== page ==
Every morning, bleary or bright, I gaze down on my beloved streets of New York and assess the people below me. How huddled are they against the weather, how languidly do they swing their arms—in other words, what shall I wear today.
But they, unaware of my strategic use of their existence, unaware even of my central existence in the world, have their hearts, spirits and minds focused on entirely different things unknown, undreamed by me. After all, we’re all the hero of our own stories.
Initially in writing my book, I found my antagonists’ characters much easier to sense than those of my protagonists. It drove me mildly batty. My limpid villain pushed me over the edge—his only contribution to the book. Finally, I fired him.
When I tossed him and elevated a tertiary antagonist to the role, this guy was THRILLED. He’d been wanting just this kind of job. He danced a private jig he thought I didn’t see, and tried not to cackle in relish. I was delighted.
Now I could focus on fixing my wooden protagonist. And then an incredible idea (read: the obvious) occurred to me.
I asked myself, “who are these people to each other?” And I began envisioning this story (and the backstory) from the perspective of each character as the hero of his/her trajectory.
Wow. Things are finally coming together. The internal logic of the story, the web of relationships, the history of entanglements, dependencies and favors owed are all knitting together. The question of who-are-they-to-each-other also takes into account what we all know—that we see ourselves differently with different people. We all hold mirrors up to each other, and those mirrors are part of how we relate to one another (and to ourselves).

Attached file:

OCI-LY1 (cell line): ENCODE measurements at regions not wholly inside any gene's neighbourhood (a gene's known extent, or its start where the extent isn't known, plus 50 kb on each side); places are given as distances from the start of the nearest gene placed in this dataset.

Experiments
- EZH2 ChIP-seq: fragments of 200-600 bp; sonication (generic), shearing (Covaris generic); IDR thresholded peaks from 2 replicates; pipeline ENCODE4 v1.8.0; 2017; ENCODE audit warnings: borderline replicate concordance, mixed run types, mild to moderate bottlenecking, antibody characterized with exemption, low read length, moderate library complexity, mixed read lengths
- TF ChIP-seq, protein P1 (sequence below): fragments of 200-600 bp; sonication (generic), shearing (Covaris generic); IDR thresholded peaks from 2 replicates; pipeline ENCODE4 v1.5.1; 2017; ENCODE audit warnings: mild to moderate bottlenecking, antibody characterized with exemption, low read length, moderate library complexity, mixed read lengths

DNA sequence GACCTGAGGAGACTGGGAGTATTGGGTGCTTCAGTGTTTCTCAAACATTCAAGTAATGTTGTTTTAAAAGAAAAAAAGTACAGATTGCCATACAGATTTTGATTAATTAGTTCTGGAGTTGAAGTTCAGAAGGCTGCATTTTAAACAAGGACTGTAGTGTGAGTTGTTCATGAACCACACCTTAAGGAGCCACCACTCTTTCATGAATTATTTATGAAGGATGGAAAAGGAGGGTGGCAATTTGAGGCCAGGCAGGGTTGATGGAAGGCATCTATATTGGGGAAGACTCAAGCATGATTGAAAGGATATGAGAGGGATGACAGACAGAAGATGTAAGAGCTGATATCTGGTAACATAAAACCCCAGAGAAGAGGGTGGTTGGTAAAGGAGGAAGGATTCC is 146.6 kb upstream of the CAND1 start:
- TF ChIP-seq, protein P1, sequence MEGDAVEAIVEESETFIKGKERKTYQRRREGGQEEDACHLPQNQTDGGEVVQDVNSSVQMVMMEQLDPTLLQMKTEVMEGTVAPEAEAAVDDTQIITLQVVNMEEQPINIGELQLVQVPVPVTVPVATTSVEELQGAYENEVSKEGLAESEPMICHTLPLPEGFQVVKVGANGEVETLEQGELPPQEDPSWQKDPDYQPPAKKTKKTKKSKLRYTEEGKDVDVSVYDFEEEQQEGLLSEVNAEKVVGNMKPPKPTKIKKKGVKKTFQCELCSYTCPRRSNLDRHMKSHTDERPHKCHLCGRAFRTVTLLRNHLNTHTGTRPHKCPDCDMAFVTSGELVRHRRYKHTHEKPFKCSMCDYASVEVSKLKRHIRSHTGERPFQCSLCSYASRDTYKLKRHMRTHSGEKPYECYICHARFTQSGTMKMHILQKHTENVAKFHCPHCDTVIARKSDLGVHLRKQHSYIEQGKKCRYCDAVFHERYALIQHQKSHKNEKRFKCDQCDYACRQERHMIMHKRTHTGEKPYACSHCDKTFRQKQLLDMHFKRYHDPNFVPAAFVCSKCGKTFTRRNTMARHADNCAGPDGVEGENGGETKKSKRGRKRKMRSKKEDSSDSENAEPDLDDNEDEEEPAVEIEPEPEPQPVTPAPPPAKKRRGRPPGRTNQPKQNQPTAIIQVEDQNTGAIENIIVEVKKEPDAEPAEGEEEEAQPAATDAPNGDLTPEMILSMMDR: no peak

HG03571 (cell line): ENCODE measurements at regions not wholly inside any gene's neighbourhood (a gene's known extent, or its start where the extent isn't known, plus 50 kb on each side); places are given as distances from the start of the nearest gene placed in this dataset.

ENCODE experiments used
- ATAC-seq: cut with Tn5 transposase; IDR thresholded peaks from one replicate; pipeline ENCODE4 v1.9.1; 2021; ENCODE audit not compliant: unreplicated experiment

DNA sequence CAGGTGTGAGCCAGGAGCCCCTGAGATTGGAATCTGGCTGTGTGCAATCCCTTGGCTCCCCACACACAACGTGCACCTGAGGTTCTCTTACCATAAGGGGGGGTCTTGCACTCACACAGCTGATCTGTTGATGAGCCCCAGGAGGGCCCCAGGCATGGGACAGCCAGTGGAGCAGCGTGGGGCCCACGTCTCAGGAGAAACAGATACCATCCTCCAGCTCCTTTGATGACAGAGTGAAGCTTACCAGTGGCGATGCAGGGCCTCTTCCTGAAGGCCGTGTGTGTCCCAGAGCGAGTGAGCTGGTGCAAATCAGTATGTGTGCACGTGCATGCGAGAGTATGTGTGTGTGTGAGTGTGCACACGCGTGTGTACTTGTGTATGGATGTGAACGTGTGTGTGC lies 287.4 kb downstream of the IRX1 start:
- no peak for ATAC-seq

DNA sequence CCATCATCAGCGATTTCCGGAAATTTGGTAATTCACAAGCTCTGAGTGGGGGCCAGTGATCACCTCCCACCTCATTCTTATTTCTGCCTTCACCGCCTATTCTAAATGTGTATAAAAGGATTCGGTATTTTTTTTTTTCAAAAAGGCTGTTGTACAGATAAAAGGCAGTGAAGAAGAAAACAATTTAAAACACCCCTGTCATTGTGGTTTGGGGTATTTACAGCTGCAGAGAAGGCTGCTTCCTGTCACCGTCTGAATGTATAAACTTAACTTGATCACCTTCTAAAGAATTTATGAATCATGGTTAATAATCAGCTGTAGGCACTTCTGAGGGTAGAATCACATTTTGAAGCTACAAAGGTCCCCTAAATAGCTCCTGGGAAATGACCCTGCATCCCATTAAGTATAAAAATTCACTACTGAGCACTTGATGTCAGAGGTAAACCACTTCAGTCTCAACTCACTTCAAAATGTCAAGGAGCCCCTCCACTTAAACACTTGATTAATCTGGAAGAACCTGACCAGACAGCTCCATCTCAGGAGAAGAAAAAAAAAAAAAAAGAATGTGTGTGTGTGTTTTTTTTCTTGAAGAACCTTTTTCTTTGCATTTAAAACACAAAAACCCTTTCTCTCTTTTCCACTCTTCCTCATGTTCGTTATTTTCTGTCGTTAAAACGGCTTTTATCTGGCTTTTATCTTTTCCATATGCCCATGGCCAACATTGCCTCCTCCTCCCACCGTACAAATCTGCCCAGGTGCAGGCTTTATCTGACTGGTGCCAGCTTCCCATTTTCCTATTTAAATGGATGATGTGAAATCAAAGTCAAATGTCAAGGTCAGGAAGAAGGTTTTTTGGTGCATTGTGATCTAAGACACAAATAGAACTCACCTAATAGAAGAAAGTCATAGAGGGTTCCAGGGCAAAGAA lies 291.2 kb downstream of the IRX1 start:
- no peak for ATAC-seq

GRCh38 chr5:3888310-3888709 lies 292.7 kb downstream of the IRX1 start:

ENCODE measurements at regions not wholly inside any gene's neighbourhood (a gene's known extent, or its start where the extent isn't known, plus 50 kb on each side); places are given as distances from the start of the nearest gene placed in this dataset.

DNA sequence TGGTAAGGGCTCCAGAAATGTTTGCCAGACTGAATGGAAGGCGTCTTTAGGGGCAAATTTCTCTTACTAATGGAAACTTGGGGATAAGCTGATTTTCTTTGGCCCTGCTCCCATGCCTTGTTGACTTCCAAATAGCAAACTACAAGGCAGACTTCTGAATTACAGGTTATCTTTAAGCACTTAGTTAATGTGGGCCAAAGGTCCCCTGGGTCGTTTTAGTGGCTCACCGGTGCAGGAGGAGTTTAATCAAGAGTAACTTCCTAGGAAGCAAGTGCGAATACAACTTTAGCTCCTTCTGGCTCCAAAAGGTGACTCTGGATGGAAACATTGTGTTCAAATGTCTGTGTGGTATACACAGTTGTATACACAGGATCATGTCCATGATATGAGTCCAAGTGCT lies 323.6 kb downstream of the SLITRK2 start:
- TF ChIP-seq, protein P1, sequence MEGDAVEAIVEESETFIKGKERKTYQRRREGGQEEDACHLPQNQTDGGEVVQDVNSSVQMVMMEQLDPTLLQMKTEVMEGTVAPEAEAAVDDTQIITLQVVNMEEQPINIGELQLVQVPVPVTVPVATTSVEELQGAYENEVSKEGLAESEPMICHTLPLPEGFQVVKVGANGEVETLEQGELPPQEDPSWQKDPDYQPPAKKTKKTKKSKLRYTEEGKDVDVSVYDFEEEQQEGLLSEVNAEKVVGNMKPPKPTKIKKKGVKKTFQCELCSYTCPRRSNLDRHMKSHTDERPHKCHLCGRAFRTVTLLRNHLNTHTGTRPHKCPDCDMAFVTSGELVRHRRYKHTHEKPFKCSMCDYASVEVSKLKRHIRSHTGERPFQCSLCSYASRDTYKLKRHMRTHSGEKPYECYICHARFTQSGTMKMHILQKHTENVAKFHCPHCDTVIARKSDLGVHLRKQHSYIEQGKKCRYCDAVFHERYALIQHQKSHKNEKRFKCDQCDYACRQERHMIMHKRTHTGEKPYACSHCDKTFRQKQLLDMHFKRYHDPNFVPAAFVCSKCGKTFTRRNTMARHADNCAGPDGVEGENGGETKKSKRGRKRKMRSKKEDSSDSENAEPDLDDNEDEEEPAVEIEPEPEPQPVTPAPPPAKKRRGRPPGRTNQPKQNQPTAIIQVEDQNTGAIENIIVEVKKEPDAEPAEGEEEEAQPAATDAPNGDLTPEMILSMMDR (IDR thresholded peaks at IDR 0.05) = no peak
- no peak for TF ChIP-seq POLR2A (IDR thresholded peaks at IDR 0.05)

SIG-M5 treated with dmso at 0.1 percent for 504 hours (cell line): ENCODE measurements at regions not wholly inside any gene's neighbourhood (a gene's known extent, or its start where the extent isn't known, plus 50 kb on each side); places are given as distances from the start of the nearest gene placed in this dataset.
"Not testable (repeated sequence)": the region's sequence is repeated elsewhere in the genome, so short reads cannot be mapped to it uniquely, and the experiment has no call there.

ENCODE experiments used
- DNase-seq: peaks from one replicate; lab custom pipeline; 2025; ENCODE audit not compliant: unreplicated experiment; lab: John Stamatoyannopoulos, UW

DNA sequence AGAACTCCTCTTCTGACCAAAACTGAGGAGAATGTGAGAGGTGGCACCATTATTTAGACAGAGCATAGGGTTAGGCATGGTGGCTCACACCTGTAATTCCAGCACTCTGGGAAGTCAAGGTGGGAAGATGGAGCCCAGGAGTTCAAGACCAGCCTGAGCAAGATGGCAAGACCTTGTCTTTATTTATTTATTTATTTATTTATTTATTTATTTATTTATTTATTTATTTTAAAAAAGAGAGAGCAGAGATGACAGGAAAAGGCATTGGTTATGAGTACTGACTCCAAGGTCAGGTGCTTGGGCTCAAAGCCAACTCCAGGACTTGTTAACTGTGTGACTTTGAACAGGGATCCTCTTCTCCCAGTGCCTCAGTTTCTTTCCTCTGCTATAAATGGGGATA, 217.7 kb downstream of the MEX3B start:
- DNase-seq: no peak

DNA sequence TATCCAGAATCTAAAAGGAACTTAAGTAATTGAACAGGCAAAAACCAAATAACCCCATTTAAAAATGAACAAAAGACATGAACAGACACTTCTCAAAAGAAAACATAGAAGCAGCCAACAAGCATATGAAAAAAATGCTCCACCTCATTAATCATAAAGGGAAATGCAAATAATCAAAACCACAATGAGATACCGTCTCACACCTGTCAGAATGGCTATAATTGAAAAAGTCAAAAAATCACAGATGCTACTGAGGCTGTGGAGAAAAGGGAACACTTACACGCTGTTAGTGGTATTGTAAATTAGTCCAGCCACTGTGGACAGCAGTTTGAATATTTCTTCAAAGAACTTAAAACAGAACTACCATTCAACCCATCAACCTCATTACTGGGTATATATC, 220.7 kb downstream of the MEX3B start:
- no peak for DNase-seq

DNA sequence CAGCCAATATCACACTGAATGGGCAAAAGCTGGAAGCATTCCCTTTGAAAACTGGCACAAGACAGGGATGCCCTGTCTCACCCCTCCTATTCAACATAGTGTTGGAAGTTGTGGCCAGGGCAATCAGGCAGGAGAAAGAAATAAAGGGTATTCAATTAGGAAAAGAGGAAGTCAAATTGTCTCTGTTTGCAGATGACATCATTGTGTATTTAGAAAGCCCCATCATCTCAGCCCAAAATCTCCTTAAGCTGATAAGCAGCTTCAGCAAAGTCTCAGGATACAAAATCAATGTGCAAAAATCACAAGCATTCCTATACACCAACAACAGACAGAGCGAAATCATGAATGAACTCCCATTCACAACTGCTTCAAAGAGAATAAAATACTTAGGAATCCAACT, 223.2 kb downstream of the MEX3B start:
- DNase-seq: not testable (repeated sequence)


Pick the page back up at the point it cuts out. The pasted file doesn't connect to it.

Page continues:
One person can make us feel like a hero, another like we have nothing to prove, and another can make us feel useless.
We can have a relationship with someone solely on how they make us feel about ourselves. In a sense, we relate to them as to different parts of ourselves.
Having characters that fly by themselves, devoid of relationships that are part of a story, weakens one’s connection to them. Bonding them in a variety of ways somehow deepens our sense of them, and also opens them to reveal different parts of themselves to us. It also allows us to see them grow as they relate differently to a variety of people around them.
What are your “click” moments with your characters? What usually sparks it for you? Or is there no “usually” in writing? 🙂